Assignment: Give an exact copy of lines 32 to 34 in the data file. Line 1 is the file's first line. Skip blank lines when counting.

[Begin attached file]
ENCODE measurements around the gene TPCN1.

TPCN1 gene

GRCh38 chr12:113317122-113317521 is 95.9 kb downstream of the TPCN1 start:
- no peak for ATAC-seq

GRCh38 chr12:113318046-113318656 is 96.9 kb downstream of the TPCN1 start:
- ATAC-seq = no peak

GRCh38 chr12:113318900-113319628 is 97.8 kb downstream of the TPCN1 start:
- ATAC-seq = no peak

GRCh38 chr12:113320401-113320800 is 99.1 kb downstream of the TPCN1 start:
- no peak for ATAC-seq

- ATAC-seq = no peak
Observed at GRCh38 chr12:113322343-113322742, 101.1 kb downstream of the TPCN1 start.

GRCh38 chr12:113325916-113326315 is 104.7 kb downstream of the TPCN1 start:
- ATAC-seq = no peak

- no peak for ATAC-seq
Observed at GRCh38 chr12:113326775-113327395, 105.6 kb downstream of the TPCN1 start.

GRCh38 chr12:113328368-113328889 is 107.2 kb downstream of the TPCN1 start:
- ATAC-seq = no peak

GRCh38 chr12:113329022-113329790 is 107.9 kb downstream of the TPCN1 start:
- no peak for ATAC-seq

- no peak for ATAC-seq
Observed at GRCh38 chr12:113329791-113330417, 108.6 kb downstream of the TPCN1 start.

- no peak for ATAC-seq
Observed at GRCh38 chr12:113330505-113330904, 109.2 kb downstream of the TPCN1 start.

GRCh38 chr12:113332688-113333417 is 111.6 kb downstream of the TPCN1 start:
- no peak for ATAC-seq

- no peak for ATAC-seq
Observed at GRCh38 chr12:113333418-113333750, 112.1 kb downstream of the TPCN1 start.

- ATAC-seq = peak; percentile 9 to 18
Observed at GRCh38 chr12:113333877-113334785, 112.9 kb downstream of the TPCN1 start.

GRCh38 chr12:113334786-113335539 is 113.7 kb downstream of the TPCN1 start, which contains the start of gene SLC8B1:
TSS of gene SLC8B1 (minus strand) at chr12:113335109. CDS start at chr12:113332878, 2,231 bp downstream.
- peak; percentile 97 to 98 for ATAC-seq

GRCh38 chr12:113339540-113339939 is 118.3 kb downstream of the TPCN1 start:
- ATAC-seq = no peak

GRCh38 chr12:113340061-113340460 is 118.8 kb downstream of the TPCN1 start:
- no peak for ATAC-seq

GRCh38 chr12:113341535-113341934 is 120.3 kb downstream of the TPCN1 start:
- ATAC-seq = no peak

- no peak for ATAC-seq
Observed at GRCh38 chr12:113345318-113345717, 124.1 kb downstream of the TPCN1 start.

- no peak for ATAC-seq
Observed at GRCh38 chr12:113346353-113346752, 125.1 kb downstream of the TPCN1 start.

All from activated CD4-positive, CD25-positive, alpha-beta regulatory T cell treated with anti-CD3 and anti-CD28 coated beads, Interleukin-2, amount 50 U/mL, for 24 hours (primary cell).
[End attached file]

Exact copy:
TSS of gene SLC8B1 (minus strand) at chr12:113335109. CDS start at chr12:113332878, 2,231 bp downstream.
- peak; percentile 97 to 98 for ATAC-seq

GRCh38 chr12:113339540-113339939 is 118.3 kb downstream of the TPCN1 start: